Preparing for Less Privacy

January 2nd, 2023
privacy
An old privacy post of mine recently got a lot of discussion on Hacker News. It seems people took me to be saying something like:

Other people are foolish to be worried about privacy. If there's anything you don't want public it's probably because you're doing something you shouldn't. The decrease in privacy over time will be great for everyone once we adapt to it, and has no downsides.

To be clear, this isn't (and wasn't) my view. There are a lot of situations in which it makes sense for someone to take careful steps to preserve various forms of privacy, there are things people wouldn't want public for very good reasons, and decreasing privacy has real harms.

But I also think it's very risky to rely on privacy. Many ordinary things we do expose more than we probably expect. What could someone infer from the timing of your posts or messages? Background details in pictures? Cell tower logs of your movements?

One of the major effects of increasing technology has been decreasing privacy. Cheap fast computers and storage make many things possible at massive scale that would have been infeasible before. For example, cars have had license plates for a century but it wouldn't have been practical to use them to build up a detailed record of traffic at large. Banknotes have (always?) had serial numbers, but people receiving bills didn't check them, record them, or use them to build up a record of how cash moves around our society. People have (always!) had faces, but looking through the enormous number of published photos to pick out ones with your face wasn't practical.

Another way that technology offers the opportunity for reduced privacy is that more interactions happen via computer, where they can easily be logged and categorized. For example, when I visit a typical web page, many trackers record this visit, and connect it to other pages I've visited. Similarly, most of my communication with others is now via text on computers, which is quite amenable to automated analysis.

I expect this trend to continue: computers are continuing to get smaller, cheaper, and faster. Transformers have turned out to be incredibly capable. People building things that collect and correlate this information are still adapting to the technology of several years ago, let alone what's still coming out.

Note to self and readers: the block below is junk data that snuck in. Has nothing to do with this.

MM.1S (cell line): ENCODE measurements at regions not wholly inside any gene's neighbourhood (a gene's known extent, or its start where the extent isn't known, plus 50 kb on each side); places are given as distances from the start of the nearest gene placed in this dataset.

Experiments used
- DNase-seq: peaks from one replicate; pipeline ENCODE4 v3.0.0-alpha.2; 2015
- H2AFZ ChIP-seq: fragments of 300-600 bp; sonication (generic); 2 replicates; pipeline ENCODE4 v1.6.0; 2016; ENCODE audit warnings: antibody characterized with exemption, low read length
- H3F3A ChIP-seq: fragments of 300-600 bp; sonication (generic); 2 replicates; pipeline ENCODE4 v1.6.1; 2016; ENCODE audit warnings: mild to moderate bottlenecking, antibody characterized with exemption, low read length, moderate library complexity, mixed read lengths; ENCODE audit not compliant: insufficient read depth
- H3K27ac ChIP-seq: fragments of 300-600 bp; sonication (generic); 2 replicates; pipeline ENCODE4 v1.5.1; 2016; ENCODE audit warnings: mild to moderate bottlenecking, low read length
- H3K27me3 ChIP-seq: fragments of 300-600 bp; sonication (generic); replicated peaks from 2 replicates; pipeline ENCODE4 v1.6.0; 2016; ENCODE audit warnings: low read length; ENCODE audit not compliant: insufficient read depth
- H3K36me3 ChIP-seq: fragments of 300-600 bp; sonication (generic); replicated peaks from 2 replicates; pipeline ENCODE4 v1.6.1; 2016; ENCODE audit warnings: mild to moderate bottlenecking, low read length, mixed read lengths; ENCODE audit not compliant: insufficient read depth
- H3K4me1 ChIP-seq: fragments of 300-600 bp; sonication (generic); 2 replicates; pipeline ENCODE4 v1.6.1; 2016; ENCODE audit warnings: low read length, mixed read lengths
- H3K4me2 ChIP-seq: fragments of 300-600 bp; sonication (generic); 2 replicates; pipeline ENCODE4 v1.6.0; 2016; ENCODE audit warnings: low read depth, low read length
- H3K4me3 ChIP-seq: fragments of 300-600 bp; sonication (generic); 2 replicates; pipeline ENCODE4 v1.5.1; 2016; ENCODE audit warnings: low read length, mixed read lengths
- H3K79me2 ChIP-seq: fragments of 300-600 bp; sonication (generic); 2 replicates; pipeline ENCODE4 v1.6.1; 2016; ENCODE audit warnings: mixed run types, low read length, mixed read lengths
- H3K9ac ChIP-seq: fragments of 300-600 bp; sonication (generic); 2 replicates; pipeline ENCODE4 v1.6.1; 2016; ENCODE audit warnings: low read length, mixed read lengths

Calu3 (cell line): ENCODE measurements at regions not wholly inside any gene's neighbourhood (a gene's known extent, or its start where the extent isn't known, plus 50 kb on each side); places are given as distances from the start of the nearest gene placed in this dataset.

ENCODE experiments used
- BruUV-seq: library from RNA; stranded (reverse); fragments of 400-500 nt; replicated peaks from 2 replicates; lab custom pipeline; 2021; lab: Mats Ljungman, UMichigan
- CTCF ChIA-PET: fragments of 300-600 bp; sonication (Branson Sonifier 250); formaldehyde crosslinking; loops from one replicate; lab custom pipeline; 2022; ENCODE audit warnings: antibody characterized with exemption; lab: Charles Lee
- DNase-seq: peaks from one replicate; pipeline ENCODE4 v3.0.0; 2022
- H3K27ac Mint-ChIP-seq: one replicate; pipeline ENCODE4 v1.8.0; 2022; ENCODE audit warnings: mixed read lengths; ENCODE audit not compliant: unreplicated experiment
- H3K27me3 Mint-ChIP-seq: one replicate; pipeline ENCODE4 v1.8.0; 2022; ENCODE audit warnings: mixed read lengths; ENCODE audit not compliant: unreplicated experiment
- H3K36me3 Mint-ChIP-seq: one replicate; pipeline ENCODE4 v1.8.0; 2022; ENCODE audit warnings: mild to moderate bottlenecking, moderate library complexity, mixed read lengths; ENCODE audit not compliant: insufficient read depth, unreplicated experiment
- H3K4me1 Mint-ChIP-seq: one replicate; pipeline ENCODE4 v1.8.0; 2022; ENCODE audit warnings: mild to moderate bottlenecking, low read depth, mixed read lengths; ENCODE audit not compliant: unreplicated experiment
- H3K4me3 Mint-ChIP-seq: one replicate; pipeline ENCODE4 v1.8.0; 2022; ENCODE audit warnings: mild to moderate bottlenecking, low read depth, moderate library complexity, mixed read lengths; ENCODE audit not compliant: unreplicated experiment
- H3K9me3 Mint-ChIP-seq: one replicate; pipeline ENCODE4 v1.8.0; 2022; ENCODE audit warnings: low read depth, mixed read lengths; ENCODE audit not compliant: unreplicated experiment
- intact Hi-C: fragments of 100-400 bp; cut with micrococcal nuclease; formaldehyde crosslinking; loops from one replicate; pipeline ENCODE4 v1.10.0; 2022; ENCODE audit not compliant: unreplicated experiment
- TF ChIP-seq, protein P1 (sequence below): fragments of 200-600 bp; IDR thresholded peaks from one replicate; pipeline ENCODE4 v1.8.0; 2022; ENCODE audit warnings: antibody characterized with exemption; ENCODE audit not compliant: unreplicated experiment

On the other hand, there are some trends in the other direction. Privacy legislation, really taking off with Europe's 2016 GDPR (effective 2018), has made some forms of data collection and processing require the consent of the people it's about. I haven't found great polling on people's level of privacy concerns over time, but the small amount I have found does show an increase. Technology options that make sacrifices for the sake of user privacy (DDG, Signal, etc) are growing, though from a small base (and Firefox is declining, down to 3% from a peak of 32%).

Where does this leave us? Several thoughts:

  • Despite the changes in sentiment and regulation around privacy, I don't think a private future is something we can count on. I think it's more likely than not that systems that can wring a great deal of meaning out of everything everyone has done publicly are widely deployed during our lifetimes, probably within the next ten years. Hacks, leaks, and blunders that expose information you trusted others to keep private are also going to be a continuing fact of life, accelerated by digitization.

  • Since we can't trust the future to keep things private, my general approach to privacy is still to treat even nominally private things as if they might become public, and act accordingly. Habitually making things public is one way to make this a lower burden, and is one which has some advantages (better feedback from others, sharing information others can benefit from, etc).

  • Efforts to promote a more private future, through technology or regulation, individual choice or professional work, may or may not be worth it depending on how you view the chances of success and the benefits if successful. I think this is very unlikely to beat work on things like 80k's most pressing problems, but I expect some people have high enough estimates on the value of privacy work (ex: risk of stable totalitarianism, suppression of important but unpopular ideas) that they'll disagree.

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